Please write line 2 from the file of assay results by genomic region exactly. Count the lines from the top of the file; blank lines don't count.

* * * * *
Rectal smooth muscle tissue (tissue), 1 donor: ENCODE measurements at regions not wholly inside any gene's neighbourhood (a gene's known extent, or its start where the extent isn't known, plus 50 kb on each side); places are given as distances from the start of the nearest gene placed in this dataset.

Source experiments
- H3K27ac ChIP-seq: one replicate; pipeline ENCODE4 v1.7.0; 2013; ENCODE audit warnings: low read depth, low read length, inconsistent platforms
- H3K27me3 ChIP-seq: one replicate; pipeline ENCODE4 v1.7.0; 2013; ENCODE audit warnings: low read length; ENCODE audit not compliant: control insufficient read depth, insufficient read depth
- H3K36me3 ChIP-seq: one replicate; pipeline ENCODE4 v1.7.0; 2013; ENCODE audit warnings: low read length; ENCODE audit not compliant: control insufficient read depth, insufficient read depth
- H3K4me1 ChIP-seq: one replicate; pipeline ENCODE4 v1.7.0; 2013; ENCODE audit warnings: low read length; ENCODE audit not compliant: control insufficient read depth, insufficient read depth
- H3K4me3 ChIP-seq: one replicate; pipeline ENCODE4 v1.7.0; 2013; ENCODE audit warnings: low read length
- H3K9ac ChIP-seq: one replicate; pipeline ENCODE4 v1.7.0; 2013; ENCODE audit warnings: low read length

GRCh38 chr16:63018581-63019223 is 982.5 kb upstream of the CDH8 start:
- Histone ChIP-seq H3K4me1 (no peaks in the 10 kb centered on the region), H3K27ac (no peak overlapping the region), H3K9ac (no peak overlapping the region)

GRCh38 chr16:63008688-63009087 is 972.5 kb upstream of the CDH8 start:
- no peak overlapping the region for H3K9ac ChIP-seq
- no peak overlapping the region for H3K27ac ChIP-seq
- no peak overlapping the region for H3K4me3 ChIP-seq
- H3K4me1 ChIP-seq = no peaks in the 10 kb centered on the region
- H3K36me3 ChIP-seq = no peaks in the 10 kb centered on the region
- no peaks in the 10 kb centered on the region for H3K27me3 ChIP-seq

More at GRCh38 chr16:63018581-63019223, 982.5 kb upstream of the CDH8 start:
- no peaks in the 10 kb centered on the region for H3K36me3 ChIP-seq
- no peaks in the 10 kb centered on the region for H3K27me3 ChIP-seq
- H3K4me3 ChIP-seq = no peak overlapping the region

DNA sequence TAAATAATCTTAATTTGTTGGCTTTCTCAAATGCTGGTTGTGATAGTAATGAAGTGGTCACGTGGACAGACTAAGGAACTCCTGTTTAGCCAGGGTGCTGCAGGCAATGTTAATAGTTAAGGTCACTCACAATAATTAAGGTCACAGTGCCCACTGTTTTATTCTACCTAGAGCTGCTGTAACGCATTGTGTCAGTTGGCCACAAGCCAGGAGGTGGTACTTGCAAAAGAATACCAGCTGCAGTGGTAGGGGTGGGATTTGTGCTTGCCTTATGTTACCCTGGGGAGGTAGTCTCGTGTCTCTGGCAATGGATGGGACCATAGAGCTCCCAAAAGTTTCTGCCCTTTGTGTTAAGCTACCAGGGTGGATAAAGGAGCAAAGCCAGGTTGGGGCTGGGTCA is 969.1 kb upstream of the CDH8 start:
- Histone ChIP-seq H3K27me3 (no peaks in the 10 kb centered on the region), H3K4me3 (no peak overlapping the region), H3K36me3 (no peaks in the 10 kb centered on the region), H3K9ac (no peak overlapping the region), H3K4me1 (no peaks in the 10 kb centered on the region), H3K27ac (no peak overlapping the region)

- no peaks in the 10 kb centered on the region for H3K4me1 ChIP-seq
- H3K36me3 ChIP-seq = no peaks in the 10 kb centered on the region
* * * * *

Source experiments